• Salt: Salt has unique antiseptic and antibacterial properties, making it a great substance to use with gingivitis and treating the inflammation. You can mix the salt with water (lukewarm) to make a type of saline solution for rinsing your mouth out twice daily. You can also mix it with mustard oil to relieve swollen gums with a gentle massage.
  • Baking Soda and Salt: To make this solution, just mix a half-teaspoon of salt plus a spoonful of baking soda. Run warm water on your toothbrush to get it moist and dip the toothbrush into the baking soda and salt mixture. Then, for five minutes, rub your teeth and gums with the brush.
  • Hydrogen Peroxide Solution: You may also want to try a cup of warm water with a half-cup of hydrogen peroxide and swish your mouth out. Just be sure to spit it out and not swallow the solution.

Eat a healthy diet: When and what you eat is a huge part of keeping your gums and teeth healthy. If you’re eating foods high in simple carbohydrates and sugar, it may increase your risk of gum and tooth issues. This is due to sugar creating an environment ideal for the formation of plaque.

Be sure you’re eating a diet rich in essential nutrients, like vegetables, and that’s low in sugar. This isn’t to say you have to cut sweet foods out of your diet completely. You just need to eat them moderately, and if you do eat a food high in sugar, be sure to brush afterwards to ensure it doesn’t stick to your teeth.

Be mindful of the products you use: Numerous products, such as mouthwashes containing alcohol or chlorhexidine or toothpaste with hydrogen peroxide, are available for keeping bacterial infections away. Hydrogen peroxide is effective in getting rid of gingivitis at the first sign of it.

Practice preventive care: Be proactive about preventive oral care. Brush your teeth two times daily (morning and night). The ADA recommends using a soft-bristled or extra-soft bristled toothbrush. You need to floss your teeth daily, too.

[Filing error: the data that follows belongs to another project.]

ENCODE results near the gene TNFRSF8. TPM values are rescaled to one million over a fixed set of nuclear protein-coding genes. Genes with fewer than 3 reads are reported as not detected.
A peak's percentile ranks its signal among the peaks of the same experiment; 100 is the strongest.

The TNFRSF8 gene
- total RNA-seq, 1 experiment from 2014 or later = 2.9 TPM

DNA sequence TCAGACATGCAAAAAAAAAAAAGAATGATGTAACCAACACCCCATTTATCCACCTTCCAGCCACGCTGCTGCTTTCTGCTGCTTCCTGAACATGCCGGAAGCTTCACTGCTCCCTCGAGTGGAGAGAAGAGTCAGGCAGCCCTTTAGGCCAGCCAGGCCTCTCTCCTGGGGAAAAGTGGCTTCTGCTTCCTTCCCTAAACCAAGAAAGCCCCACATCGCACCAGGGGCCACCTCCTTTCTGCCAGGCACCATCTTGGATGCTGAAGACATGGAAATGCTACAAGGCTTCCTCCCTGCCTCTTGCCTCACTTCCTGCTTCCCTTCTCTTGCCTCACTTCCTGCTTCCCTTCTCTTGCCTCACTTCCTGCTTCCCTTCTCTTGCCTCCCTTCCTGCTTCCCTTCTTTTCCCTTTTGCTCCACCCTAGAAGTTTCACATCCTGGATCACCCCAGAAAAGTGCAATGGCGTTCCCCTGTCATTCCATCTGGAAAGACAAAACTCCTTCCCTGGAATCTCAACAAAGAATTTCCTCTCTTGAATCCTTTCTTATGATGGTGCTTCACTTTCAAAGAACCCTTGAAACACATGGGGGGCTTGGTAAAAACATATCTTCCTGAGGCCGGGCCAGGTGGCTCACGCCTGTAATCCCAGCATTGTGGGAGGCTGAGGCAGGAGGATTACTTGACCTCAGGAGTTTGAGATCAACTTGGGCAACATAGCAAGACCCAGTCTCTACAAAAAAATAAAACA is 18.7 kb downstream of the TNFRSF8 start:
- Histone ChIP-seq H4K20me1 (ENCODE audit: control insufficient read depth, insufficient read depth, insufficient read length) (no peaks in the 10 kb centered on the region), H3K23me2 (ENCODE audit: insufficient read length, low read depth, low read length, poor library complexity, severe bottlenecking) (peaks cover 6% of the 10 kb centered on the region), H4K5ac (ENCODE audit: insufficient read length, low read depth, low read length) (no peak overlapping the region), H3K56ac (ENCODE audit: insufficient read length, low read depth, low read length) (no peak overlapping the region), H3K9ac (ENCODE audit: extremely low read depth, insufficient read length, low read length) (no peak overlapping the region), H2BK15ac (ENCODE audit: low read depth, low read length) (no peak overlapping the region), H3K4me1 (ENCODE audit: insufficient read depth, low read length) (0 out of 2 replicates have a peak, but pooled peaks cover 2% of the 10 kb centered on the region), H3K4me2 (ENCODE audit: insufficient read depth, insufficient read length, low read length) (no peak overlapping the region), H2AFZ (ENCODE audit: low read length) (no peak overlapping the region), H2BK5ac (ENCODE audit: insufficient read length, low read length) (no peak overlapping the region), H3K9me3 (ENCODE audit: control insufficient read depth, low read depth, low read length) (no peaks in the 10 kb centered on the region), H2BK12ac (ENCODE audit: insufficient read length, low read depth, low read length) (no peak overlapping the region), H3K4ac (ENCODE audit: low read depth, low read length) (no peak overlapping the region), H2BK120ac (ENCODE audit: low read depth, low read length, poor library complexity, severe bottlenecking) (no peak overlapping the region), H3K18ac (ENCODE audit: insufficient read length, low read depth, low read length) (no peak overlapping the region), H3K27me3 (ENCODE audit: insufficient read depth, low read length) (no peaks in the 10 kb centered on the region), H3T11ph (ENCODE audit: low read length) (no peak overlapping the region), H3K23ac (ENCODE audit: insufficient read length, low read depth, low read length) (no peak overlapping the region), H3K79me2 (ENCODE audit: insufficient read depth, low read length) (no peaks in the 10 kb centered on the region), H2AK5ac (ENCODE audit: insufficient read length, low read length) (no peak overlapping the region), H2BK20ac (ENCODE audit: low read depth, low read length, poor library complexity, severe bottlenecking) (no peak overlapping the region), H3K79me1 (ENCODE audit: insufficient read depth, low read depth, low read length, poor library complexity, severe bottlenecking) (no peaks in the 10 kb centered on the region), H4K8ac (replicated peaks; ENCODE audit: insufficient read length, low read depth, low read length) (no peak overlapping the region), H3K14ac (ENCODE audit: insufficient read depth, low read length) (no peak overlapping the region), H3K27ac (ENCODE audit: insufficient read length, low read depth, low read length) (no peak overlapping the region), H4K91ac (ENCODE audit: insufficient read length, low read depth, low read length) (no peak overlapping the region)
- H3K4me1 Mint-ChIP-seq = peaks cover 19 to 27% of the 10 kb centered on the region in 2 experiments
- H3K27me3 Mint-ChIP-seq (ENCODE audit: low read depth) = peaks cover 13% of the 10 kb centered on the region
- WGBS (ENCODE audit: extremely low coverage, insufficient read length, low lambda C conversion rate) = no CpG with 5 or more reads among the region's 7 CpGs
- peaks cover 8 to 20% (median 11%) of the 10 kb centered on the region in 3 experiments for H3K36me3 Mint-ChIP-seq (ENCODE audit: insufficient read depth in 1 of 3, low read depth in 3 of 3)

Always be a step ahead of gingivitis by always practicing good dental health, brushing and flossing every day and setting those preventive care appointments.

Book Your Preventative Dental Care Appointment

At your appointment, review your brushing and flossing habits with the dentist. Ask for recommendations on toothpaste, brush types and mouthwashes. Schedule regular cleanings at six-month intervals to remove hardened-on tartar and don’t forget that certain activities — such as quitting smoking and eating a diet packed with healthy nutrients — will benefit your health in more ways than one.

Remember: you may already have gingivitis and not even know it, since it may be painless. Because of this, it’s imperative you schedule those dental checkups so the dentist can keep an eye on it.

And, in all situations, preventive care is best. Book your preventative dental care appointment at AZ Family Dental today by calling (623) 939-6574 or completing our online form.

Article Revised by Dr. Parker

Dr. Matt Parker D.M.D is a member of the American Dental Association, Arizona Dental Association, Academy of General Dentistry, American Association of Endodontists, the Academy of LDS Dentists and a member and fellow at the International Congress of Oral Implantologists.